In Parts 0-2, you set goals, decided what parts of the site matter, and got a sense of your visitors – who they are, how they use your site.
It’s finally time to look at the site itself. Wrinkle our noses at things. Nitpick and critique. Dream up dramatic improvements.
From Part 2, you should have a prioritized list of devices, segments, missions and mindsets of your visitors. So are you starting on mobile, coming in from a paid advertisement, or on desktop from a referral site?
From Part 1, you should have a list of prioritized landing pages. Which one seems likely for the visitor experience you’re recreating? What subsequent pages make sense to visit?
The output of this exercise will be a list of elements or interactions that deserve a closer look.
For each, you’ll note the URL, device type (desktop or mobile), location of the element itself, and a few notes or questions.
So for now, a sheet of paper, Google Doc, or spreadsheet is all you need. We’ll organize our observations later.
Plan a couple of routes through the site. You’re going to do your best to put yourself in your visitors’ shoes and experience the site as they do.
If you were them, you’d have several questions. Here are 4 that are almost universal:
- Relevance: Does this company solve the kind of problem I have?
- Trust: Do I actually believe they’ll solve it?
- Price: How much is it going to cost?
- Uniqueness: Can someone else do it better, or cheaper?
On top of these general concerns, your visitors will have specific questions about your offering. To the extent that you know them, note the most important of these along with the 4 questions above. Collect them all in a “Visitor Questions” list.
You already have answers for these questions, but your quest is to empathize with someone who doesn’t, and is trying to derive them from your website.
Pre-landing and landing
If relevant, start by looking at the ad, search results, or referring page that brings visitors to the site via the route you’ve chosen.
- What expectations does it set?
- Does it invoke excitement, or fear, or curiosity? Or some other feel?
Now, click through and 💥 we’re actually doing CRO on our website.
As soon as the landing page loads, ask yourself
- What can I do here?
- Who is this website for?
The answer should be immediately obvious. If it’s not, you’re failing the Relevance test and visitors are probably bouncing by the boatload.
Start taking note of elements that rudely attract your attention without helping you orient yourself. Top offenders are often
- Overly busy hero images
- Image carousels
- Dense, overly long copy
- Vapid “business-speak” copy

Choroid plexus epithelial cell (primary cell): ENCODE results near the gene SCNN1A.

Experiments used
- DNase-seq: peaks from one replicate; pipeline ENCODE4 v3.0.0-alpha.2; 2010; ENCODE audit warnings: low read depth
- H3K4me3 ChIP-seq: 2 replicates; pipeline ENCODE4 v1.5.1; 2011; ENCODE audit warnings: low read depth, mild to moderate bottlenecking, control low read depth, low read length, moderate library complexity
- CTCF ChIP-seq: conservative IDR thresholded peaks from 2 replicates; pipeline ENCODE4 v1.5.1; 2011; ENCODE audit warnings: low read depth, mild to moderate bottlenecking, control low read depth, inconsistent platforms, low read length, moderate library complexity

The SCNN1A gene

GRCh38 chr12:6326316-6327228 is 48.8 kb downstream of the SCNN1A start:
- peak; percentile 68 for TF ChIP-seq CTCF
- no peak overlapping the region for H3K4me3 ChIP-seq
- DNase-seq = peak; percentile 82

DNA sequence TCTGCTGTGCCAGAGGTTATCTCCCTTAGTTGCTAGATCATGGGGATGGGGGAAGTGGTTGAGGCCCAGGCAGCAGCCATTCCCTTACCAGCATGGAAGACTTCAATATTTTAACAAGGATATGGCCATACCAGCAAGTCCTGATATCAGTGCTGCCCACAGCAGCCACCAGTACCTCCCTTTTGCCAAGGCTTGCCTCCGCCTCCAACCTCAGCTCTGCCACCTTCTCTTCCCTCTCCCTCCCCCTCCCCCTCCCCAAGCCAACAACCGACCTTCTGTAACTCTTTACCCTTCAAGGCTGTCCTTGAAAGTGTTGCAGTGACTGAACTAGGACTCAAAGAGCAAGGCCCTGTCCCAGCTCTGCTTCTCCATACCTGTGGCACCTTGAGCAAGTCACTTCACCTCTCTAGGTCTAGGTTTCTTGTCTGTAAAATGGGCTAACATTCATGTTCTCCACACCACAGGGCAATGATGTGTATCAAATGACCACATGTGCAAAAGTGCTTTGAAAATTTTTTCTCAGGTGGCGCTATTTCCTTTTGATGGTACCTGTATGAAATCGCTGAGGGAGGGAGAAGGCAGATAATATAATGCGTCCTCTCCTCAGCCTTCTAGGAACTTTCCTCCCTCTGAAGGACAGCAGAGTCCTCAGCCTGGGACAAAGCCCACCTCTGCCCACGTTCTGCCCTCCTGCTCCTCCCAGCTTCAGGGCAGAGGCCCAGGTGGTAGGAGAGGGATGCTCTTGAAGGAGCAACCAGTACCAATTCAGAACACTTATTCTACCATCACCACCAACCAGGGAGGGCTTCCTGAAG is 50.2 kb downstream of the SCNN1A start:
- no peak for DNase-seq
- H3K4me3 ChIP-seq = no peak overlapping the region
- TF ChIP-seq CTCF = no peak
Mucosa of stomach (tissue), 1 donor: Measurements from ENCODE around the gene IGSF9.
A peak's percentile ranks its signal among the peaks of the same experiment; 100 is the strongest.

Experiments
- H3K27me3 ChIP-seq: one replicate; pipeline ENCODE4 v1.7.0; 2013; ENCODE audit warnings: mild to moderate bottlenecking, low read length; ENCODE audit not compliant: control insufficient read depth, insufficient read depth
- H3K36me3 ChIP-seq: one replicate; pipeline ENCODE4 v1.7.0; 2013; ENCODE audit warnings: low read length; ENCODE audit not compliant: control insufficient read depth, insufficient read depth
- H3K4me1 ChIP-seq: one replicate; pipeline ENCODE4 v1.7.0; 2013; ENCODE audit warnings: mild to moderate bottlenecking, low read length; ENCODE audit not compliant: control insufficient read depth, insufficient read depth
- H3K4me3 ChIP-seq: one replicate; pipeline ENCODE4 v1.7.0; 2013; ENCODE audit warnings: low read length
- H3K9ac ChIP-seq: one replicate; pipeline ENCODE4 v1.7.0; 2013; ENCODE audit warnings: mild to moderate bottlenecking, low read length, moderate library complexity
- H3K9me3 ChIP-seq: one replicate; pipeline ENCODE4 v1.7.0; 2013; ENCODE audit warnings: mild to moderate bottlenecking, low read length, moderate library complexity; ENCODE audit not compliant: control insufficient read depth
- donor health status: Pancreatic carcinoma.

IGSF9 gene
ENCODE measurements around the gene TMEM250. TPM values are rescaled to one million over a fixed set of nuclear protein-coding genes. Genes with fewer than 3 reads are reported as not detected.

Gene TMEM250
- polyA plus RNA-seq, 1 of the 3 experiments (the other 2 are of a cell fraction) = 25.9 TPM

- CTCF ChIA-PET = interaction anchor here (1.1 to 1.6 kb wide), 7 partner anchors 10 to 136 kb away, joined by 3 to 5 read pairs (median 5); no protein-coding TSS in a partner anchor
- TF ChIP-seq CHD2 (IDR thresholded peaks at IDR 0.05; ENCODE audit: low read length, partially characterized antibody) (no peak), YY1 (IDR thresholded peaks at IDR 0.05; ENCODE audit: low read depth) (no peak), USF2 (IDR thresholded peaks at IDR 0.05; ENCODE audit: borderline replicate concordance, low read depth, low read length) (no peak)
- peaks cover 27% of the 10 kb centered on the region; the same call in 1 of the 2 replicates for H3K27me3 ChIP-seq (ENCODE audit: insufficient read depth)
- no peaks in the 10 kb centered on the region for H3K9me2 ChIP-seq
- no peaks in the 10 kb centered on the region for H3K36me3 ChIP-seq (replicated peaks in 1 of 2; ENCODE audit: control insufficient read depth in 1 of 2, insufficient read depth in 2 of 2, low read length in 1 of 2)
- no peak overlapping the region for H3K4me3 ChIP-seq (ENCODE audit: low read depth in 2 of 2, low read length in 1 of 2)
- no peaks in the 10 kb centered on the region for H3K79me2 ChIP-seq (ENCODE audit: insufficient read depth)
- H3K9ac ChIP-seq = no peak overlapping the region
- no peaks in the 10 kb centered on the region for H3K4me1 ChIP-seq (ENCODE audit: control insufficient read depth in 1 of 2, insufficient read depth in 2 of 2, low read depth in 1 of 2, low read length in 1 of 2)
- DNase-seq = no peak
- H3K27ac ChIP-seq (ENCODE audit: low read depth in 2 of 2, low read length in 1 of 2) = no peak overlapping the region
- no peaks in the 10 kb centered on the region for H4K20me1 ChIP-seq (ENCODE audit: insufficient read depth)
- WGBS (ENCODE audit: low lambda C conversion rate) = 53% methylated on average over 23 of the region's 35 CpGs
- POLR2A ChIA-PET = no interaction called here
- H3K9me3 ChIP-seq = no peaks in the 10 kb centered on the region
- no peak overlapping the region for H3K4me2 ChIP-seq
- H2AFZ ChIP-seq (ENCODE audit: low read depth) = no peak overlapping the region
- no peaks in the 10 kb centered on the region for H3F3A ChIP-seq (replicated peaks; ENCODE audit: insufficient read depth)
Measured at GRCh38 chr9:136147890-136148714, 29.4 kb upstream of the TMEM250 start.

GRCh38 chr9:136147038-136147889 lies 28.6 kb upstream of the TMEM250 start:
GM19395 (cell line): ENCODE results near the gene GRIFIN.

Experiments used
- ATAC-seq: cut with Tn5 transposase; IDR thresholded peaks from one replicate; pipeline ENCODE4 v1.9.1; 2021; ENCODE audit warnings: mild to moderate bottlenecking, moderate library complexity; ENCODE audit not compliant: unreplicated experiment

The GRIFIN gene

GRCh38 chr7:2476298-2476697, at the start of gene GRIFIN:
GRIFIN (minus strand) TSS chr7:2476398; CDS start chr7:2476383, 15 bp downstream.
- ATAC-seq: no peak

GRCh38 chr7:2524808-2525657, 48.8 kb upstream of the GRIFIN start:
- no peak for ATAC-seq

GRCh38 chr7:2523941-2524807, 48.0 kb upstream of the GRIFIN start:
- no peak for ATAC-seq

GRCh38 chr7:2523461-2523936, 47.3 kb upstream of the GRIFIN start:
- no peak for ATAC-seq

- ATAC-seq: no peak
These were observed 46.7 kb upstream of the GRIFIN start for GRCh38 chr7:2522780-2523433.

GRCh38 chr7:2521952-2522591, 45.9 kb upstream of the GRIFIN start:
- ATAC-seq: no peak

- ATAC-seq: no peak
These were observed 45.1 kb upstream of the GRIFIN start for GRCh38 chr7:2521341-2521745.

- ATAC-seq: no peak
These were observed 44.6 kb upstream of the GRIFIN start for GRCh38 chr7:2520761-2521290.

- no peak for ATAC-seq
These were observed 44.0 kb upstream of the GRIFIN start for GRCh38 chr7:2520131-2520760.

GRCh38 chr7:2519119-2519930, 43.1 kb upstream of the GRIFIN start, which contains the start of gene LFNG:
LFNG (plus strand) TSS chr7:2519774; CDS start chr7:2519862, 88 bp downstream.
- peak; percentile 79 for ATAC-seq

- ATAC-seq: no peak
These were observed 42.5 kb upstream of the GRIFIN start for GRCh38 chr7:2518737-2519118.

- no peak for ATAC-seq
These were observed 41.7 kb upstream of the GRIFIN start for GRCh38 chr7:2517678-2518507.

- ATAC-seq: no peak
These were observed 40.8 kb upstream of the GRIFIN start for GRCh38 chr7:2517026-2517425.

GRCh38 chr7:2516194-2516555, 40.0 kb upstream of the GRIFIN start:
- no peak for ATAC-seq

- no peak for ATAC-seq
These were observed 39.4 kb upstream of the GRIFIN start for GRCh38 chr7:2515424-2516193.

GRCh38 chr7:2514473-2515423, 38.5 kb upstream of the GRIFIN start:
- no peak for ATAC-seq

Just sketch a few thoughts like “Hero image cluttered” or “Popup widget distracting” or “How It Works section doesn’t really say anything.”
As you focus on the page content, you might find yourself coming up with more Visitor Questions. Add these to the list.
You’ll start getting ideas for how to improve things, so note those, too. But be sure to consider just getting rid of elements before you worry about rewriting copy or doing a photo shoot.
Be ruthless in evaluating every element in sight. Does it help visitors answer one or more of the questions on your list? If not, can you scrap it? If so, can it be more concise, more informative, or more empathetic?
You’re allowed to scroll all the way to the bottom of the page, but spend less time focusing on elements further down the page. (That’s what your visitors do.)
Browsing the site
Now that you’ve torn your landing page to shreds, where to next?
Go wherever most visitors go. Get there how they tend to get there – by clicking a button, or using the navigation, or via some annoying pop-up.
What kind of questions do visitors still have at this point, and what questions does this page seem like it should address?
A Pricing page that fails to address “How much is it going to cost?” has got to be revamped. (Or removed entirely?)
If your Pricing page does address that question, that’s great! Now, is there an opportunity to subtly reinforce Trust, Relevance, or Uniqueness while you’re at it?
Do it X more times
By now you should have a healthy list of pages, elements, and observations.
Your Visitor Questions list has grown, and you’ve got a sense of which questions are answered where on the site. (And which ones are not answered 😔)
Go back to the beginning, pick another device / channel / mindset / landing page combo, and repeat the exercise.
And repeat again, to the point of diminishing returns.
If you’ve got a list of 5-10 areas of opportunity, you may proceed to the next step – enriching your research with the help of real humans.